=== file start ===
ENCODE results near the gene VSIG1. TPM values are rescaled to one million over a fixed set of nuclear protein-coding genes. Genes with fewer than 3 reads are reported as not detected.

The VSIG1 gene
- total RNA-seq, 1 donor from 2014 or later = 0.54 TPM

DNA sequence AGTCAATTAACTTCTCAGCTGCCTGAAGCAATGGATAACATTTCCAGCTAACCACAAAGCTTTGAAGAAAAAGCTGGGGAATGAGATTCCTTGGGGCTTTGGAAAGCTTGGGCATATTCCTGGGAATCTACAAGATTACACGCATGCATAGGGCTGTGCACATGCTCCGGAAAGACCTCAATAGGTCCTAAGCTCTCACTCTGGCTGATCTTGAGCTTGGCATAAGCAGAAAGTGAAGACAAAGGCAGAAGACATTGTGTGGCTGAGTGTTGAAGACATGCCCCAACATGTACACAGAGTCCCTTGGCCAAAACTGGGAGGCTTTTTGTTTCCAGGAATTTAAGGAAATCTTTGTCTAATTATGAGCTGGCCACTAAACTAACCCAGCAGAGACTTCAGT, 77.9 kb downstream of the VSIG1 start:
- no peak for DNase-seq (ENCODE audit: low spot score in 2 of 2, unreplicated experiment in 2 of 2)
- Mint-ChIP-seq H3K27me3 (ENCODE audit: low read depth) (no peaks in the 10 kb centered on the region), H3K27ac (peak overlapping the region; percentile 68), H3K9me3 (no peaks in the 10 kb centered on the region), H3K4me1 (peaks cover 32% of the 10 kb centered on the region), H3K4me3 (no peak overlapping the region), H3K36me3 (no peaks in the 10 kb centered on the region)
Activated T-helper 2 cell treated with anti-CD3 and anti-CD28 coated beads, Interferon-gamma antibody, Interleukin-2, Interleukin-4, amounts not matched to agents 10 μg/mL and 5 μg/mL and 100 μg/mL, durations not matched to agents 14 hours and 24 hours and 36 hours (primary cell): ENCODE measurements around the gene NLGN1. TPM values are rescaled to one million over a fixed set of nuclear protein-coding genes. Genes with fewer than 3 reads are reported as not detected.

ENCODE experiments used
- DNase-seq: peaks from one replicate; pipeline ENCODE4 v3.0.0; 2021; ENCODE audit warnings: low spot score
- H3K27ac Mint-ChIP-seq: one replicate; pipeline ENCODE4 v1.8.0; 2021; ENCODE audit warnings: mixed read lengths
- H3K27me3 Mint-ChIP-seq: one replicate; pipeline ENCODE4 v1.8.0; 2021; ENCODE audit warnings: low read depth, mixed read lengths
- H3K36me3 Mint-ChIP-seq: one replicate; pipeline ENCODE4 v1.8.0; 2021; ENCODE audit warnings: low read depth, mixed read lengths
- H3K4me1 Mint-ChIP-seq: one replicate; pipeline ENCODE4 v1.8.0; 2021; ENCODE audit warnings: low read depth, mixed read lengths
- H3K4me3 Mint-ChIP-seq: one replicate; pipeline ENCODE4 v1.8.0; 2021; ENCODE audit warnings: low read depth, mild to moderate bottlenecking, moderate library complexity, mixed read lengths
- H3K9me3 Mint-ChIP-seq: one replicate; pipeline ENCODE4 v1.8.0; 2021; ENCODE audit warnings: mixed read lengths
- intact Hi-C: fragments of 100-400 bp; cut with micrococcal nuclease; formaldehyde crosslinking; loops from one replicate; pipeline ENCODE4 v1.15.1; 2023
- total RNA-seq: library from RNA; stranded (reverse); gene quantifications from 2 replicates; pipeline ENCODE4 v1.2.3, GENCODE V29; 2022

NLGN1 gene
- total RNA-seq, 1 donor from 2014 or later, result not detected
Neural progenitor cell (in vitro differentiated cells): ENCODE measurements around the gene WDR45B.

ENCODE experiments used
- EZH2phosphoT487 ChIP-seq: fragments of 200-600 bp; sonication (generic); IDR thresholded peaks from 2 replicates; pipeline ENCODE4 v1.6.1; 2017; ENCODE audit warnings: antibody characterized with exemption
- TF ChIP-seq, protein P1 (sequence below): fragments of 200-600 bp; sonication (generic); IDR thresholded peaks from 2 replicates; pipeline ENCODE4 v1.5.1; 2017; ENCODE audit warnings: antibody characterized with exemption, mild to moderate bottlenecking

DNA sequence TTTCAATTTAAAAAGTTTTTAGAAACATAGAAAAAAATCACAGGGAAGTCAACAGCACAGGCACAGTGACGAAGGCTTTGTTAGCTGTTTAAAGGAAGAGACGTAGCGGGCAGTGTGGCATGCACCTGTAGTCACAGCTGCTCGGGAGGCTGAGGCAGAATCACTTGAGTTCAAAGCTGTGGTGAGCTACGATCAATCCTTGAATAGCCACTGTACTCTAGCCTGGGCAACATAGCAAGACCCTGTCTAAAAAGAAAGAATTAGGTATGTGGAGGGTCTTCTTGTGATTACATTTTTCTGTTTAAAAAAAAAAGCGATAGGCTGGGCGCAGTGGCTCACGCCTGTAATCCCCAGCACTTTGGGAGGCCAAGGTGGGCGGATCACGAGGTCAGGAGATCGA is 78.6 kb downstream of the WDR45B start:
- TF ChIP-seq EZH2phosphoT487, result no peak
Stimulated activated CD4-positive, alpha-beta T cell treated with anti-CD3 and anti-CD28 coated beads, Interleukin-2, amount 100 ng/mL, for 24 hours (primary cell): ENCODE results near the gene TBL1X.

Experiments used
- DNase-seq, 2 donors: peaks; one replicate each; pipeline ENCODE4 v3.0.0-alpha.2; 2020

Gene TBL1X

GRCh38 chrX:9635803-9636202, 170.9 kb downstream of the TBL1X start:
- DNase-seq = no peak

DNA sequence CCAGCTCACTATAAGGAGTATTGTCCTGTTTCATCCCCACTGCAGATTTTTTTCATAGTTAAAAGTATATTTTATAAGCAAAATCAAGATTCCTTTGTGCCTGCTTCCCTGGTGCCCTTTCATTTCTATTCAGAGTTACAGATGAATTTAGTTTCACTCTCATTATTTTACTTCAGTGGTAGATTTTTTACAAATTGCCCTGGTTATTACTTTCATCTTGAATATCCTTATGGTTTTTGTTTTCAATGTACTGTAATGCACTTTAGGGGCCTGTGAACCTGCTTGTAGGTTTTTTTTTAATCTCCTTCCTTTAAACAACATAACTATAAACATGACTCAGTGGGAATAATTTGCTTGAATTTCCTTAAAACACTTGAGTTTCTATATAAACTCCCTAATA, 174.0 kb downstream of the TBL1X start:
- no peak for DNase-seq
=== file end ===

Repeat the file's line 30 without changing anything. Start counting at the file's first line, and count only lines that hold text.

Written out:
GRCh38 chrX:9635803-9636202, 170.9 kb downstream of the TBL1X start: